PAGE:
Annette Dasch is a formidable actress, and creates an intensely moving portrayal of Elsa, quite better than her performance at Bayreuth. However, legato lines and blooming topnotes still are not her specialty and Anja Harteros remains the better singer of the two while Annette Dasch clearly is the superior actress.

René Pape was superb in what is a medium-opportunity role for him and Zeljko Lucic was luxury casting as Heerrufer.

As for the socalled villains, they were unfortunately disappointing. Tomas Tomasson was heavily overmatched and Evelyn Herlitzius, though a fine actress, was wobbly and frankly unpleasant to listen to. Could Barenboim not have called Waltraud Meier for this, really?

The Scala orchestra plays formidable for Barenboim. As I noticed some years ago when he conducted Tristan and Isolde here, there is a particular expansive sound to the orchestra, not heard when he conducts his Berlin hometown orchestra.

Official production trailer:

The bottom line (scale of 1-5, 3=average):

Jonas Kaufmann: 5
Annette Dasch: 4
René Pape: 5
Tomas Tomasson: 3
Evelyn Herlitzius: 3

Claus Guth: 4
Daniel Barenboim: 5

Overall impression: 4

Sunday, 3 February 2013

The Legend of the Invisible City of Kitezh

The Legend of the Invisible City of Kitezh and the Maiden Fevronia. Amsterdam 2012. Production and sets: Dmitri Tcherniakov. Conductor: Marc Albrecht. Cast: Maxim Aksenov (Prince Vsevelod), Svetlana Ignatovich (Fevronia), John Daszak (Grishka), Alexei Markov (Fyodor), Vladimir Vaneev (Yuri).

In my book, this is the production of the year 2012: Dmitri Tcherniakov´s staging of Rimsky-Korsakov´s 1907 opera entitled: "The Legend of the Invisible City of Kitezh and the Maiden Fevronia". As this is probably the only production of this work many will see, luckily it will reach quite a broad audience being a co-production between Amsterdam, Paris, La Scala and Barcelona (and possibly others). Most probably a DVD will be released as well and why not with this Amsterdam cast, which cannot be substantially bettered.

Dmitri Tcherniakov outdoes himself in a staging I cannot imagine being done better. A mix of fairy tale and realism, the action is placed in present day Russia including favourite Tcherniakov thematics such as the russian people (protagonists in his Boris Godunov, Khovanshchina and Macbeth), power struggle (used in almost all his stagings), the mob (Macbeth) and collective suicide (Dialogue of the Carmelites). And infused with an exciting personen-regie, his perhaps most important trademark.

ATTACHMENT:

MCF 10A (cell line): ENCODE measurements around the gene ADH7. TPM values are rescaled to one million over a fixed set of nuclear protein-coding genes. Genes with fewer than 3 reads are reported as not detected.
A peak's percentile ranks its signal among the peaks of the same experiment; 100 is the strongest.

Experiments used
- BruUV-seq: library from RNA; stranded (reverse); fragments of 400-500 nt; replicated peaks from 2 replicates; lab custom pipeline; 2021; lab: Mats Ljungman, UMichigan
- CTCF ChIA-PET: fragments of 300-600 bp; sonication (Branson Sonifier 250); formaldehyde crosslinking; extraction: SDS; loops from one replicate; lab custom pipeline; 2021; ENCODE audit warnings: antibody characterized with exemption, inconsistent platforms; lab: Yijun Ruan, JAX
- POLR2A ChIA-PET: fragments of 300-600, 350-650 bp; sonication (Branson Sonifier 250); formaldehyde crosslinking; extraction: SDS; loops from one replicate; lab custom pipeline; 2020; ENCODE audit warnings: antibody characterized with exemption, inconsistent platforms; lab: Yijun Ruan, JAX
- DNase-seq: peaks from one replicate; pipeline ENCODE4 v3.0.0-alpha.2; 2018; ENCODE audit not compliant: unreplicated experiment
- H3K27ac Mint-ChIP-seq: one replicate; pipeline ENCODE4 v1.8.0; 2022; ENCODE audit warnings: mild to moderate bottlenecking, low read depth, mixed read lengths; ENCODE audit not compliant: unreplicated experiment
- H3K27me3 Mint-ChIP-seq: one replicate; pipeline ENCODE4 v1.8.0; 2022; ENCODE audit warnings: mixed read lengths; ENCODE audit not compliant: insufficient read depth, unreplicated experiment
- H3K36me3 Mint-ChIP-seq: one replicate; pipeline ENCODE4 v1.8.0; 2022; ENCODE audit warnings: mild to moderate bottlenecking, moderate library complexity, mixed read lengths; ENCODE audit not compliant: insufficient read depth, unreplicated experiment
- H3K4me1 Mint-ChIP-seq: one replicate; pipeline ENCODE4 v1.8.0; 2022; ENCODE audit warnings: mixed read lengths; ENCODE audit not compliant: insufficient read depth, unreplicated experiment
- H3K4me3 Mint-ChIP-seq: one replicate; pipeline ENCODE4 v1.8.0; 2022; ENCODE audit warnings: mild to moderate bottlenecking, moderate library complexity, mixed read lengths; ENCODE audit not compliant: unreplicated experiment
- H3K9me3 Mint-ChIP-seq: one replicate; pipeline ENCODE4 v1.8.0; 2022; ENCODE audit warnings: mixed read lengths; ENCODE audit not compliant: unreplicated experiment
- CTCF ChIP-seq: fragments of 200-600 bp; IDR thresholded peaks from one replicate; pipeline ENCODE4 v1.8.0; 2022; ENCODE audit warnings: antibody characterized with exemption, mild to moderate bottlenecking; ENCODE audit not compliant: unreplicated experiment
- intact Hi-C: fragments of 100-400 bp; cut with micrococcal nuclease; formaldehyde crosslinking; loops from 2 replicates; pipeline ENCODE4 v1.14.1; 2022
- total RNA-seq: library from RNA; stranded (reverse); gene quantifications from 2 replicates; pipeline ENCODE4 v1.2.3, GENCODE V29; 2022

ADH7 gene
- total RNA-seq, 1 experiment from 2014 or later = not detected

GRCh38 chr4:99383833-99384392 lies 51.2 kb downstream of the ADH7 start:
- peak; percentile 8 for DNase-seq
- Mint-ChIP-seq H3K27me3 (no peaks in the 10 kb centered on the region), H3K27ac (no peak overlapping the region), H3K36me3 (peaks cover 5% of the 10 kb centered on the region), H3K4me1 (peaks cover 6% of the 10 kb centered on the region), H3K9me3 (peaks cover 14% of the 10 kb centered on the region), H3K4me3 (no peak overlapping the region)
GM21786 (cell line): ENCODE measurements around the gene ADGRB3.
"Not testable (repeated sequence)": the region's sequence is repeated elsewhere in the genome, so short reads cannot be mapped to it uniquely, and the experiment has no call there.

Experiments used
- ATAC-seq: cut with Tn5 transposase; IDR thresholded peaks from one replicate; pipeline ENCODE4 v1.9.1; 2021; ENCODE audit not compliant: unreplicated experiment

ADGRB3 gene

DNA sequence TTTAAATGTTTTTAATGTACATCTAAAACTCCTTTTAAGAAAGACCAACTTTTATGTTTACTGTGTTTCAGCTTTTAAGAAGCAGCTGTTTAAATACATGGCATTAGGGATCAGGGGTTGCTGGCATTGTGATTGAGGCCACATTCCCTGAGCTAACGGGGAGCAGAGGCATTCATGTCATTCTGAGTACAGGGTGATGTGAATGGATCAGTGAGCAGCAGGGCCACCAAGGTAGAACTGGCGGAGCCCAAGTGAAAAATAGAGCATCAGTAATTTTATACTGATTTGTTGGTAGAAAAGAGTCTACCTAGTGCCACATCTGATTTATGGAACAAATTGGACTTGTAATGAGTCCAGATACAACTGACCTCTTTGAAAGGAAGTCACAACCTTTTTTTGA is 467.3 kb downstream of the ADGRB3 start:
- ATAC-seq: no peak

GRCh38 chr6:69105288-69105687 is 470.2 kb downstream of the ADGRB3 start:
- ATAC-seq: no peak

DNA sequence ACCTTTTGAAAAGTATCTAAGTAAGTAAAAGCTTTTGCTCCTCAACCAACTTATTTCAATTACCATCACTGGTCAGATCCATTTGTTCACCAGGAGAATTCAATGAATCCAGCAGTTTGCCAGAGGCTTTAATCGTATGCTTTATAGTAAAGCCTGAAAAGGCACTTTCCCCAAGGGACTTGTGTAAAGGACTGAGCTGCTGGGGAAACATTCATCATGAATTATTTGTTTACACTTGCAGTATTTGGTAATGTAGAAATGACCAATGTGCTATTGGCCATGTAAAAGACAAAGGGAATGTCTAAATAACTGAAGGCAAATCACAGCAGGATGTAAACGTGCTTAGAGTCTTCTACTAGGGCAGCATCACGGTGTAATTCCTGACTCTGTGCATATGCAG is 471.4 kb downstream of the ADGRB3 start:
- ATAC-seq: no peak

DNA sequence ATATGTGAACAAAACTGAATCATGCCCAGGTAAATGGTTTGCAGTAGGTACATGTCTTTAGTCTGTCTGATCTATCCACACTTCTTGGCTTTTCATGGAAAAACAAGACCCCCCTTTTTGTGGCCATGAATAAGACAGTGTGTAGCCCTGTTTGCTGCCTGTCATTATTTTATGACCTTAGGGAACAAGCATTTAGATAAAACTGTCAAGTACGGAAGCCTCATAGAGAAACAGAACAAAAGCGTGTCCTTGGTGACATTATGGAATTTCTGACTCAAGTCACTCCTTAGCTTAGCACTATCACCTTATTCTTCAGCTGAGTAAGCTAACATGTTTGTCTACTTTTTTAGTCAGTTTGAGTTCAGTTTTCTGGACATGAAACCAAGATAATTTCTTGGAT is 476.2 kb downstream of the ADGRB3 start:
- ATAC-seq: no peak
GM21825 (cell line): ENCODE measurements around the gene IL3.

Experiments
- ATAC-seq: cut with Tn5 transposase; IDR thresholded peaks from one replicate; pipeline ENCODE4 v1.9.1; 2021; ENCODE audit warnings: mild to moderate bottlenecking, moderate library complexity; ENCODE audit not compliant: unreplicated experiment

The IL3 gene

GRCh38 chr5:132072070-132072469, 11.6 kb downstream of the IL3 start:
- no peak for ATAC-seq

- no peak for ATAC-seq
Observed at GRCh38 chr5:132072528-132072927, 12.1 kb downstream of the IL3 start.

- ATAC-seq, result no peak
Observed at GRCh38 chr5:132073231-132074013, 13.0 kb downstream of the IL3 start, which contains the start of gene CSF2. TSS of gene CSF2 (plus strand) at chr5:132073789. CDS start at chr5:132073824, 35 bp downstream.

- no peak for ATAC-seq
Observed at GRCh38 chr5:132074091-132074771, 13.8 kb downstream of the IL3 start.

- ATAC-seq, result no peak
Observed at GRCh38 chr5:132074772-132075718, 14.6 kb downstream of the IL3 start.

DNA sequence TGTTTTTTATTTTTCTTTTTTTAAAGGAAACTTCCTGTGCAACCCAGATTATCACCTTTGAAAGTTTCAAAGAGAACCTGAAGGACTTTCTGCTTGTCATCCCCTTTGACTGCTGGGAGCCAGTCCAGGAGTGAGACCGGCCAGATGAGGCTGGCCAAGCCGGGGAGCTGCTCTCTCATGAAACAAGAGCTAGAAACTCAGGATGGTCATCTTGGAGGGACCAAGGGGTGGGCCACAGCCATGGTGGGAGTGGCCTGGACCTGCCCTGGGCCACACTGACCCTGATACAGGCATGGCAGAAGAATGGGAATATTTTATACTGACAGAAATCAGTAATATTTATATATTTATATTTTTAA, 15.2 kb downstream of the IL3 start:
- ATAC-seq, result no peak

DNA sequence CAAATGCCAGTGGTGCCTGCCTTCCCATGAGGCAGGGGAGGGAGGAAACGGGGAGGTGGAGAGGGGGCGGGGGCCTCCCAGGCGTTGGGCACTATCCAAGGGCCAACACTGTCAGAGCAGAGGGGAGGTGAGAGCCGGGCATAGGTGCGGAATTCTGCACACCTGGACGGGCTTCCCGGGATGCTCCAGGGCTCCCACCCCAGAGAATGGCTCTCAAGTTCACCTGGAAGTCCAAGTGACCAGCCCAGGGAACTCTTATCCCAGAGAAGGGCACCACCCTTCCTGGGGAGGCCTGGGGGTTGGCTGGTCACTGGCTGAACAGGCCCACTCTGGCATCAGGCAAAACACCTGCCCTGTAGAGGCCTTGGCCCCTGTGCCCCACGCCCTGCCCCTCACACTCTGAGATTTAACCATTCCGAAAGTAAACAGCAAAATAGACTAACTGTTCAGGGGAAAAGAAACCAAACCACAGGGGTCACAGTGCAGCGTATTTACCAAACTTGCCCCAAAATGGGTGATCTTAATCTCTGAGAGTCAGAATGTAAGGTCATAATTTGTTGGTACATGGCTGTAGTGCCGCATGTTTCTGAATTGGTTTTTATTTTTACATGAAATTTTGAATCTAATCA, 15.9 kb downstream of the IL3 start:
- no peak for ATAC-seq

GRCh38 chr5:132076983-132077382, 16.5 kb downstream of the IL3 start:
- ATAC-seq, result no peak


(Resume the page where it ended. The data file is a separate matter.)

Those not familiar with Kitezh may want to refer to a synopsis of the work, which in brief centers around the girl Fevronia, who lives in a forest where a prince finds her and they subsequently fall in love (a hauntingly beautiful and evocative set design of fields of corn, staircases (symbolic?) and a small cottage). During their subsequent wedding, the party is attacked by Tatars (Russian mobsters) aiming to invade the city of Kitezh. They do not succeed however, as the city has been made invisible (here the inhabitants commit collective suicide in a make-shift field hospital). Fevronia, captured by the Tsars, escapes and finally dies in the woods (a dream-like ending, where she initially is reunited with her prince, however finally she dies alone).

Svetlana Ignatovich, ensemble member at the Basel opera, stepped in for Kristine Opolais, in what must surely be international break-through. She is simply outstanding, with immensely moving acting as well as a beautiful dark voice centred around her middle-register, slavic quality in spades. A performance of rare beauty and sincerity worthy of the saintly figure, Tcherniakov (and Rimsky-Korsakov) intended Fevronia to be.

Equally superb turn-outs for the male cast of Alexei Markov, Maksim Aksenov and John Daszak, who all formed an ensemble of true singer-actors.

With all this, one almost forgets the orchestra, and quite unjustly so: Marc Albrecht and Nederlands Philharmonisch Orkest turns out a wonderful performance.